By comparison Assad’s rebel enemies are a hodgepodge of Salafists, al-Qaeda and Syrian Muslim Brotherhood members; exiled secularists, and military deserters who share a common hatred for the dictator.  Their cause earned significant Arab and Western sympathy as well as logistical support, but not a single nation has as yet joined the rebels’ fight.  

The anti-Assad war strategy is simple albeit naïve.  The Arab League led by Saudi Arabia and Western supporters will supply the rebels with arms and humanitarian goods like medicine and food until Assad falls, which could take years if ever.   Call that formula an “exhaustion strategy.”

The problem with the “exhaustion strategy” is it leaves the initiative with Assad and could lead to a larger conflict.  However, should the rebels prevail, the question everyone should ask is: Who will take power in Damascus? 

The evidence suggests Syria’s Muslim Brotherhood is best positioned to take power in Damascus.  It is the best organized and already controls the Syrian National Council, the organization created by the U.S. Government through Turkey to lead the opposition movement.  The Brothers make no secret that under their leadership Syria will become a Shari’a-complicit country that will be known for being anti-Semitic and anti-American. 

What then should be America’s policy regarding Syria?  Should America keep Obama’s “exhaustion strategy” that keeps us in league with the anti-American rebels? 

That is a wrongheaded approach because it leaves the initiative with Assad, keeps the region indefinitely unstable, and potentially partners the U.S. with an unsavory anti-American group. 

However, before deciding on the right policy we should answer two additional questions: What are America’s national interests in Syria’s civil war and what price are we willing to pay to protect those interests? 

America’s interests are simple, but not necessarily vital to our security, and not easily achieved or cheap.  America seeks to stop Iran’s hegemonic activities in Syria and her support for Hezbollah.  America wants the future Syrian government to be at peace with all its neighbors, especially Israel and Lebanon.   Finally, America wants to minimize Moscow’s expansionist designs.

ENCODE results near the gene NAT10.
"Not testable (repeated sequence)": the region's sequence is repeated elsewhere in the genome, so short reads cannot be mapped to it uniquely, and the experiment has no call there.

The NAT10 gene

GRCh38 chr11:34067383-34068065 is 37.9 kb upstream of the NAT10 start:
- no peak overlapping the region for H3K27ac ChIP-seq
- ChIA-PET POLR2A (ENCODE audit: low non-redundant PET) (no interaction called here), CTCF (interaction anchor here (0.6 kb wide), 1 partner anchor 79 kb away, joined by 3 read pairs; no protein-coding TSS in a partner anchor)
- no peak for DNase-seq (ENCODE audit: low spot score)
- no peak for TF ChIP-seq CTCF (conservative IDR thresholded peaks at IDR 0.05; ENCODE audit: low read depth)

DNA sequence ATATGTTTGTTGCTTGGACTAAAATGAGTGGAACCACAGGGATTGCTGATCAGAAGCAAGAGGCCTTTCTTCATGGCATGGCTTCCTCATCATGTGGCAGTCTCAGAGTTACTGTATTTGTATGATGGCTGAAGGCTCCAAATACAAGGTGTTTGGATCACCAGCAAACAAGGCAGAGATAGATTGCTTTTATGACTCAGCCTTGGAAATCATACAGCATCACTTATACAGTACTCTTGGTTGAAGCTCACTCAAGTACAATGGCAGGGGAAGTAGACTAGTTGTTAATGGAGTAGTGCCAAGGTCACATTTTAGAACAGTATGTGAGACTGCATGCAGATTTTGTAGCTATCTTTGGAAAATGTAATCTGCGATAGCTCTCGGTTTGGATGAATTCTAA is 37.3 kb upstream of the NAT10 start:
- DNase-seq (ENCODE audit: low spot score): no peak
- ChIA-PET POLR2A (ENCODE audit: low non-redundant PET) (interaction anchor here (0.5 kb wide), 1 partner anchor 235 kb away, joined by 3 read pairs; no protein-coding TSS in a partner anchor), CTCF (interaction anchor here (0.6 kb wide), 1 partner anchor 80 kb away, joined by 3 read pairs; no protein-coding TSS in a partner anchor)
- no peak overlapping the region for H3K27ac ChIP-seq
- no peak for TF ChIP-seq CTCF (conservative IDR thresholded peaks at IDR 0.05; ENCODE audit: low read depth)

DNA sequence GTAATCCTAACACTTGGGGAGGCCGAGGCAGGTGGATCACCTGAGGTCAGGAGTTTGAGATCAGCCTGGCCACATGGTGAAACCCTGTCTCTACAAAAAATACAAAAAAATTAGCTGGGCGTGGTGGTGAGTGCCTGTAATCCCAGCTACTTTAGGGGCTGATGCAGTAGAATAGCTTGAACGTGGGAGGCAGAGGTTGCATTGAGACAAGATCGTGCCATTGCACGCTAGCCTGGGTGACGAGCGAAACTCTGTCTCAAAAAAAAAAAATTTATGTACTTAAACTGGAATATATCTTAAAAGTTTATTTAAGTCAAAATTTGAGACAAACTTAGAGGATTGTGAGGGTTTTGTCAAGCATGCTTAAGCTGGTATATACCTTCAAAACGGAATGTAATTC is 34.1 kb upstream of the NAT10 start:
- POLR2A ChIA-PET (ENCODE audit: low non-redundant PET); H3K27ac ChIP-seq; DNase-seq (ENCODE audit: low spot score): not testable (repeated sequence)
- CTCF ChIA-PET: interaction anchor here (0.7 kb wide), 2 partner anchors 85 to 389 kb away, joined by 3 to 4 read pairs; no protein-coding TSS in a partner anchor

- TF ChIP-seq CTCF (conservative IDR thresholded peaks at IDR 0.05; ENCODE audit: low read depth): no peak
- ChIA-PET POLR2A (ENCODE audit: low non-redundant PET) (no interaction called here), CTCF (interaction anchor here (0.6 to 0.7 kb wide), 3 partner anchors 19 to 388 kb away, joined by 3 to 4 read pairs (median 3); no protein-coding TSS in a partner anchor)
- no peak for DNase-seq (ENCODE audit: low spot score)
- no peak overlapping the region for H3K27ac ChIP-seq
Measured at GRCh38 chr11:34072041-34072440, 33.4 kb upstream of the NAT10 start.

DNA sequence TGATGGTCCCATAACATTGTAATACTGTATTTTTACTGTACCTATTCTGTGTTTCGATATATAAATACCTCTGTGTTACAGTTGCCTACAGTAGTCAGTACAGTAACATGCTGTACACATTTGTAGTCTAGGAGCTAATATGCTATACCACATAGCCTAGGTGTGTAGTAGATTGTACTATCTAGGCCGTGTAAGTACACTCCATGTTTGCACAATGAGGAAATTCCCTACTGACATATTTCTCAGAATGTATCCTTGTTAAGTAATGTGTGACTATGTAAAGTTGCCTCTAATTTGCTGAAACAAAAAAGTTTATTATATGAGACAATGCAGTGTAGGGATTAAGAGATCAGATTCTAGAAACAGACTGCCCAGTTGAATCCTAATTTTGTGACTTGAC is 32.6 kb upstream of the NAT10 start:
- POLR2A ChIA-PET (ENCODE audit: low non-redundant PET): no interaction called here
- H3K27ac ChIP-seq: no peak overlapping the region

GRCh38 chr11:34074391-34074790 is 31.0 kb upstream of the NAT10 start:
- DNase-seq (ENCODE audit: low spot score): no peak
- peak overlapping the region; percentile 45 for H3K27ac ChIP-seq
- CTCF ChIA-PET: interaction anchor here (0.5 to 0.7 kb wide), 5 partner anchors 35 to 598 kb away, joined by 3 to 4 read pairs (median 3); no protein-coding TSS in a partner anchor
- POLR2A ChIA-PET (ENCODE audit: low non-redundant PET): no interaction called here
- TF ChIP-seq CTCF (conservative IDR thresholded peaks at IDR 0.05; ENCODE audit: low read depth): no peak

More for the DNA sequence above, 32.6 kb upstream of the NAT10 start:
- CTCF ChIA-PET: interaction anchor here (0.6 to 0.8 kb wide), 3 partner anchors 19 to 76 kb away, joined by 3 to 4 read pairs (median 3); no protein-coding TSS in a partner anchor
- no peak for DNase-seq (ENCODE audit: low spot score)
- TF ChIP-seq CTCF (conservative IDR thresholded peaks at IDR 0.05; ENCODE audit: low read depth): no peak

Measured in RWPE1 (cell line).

There are three obvious alternatives to Obama’s “exhaustion strategy;” only two potentially help achieve our Middle East interests but at a potentially unacceptable cost.

First, America could build a coalition of the willing and invade Syria as it did Iraq. This has the best chance to achieve our national interests but no one is seriously contemplating that costly alternative.

Second, some partners favor launching a Libya-style operation that provides air cover for rebel ground forces equipped with heavy weapons and assisted by Western advisors.  Of course any time a nation puts advisors into a conflict there is always the possibility that role could grow vis-à-vis Vietnam and before long the conflict gets out of hand.

Meanwhile, an interim Syrian government must be formed that agrees to eschew Iran’s influence and adopt a democratic government that will live at peace with its neighbors, especially Israel.  Keeping that government from becoming a Shari’a compliant state may be a deal breaker but one we accepted in Libya, Tunisia and soon in Egypt.

Finally, do nothing and let the civil war take its course.  Don’t provide arms or humanitarian assistance and accept the bloody consequences which will likely be anti-American no matter the outcome.  

The third option is the only realistic course as America no longer has the resources to join every war.  Syria’s civil war is a human tragedy but one among many begging for dwindling American resources.  Let Syria’s neighbors help the rebels if they must, but America should keep its powder dry for wars that truly threaten our vital national interests.  And the risk of Russian expansion into the region should Assad survive is real, but will have to be dealt with in other ways.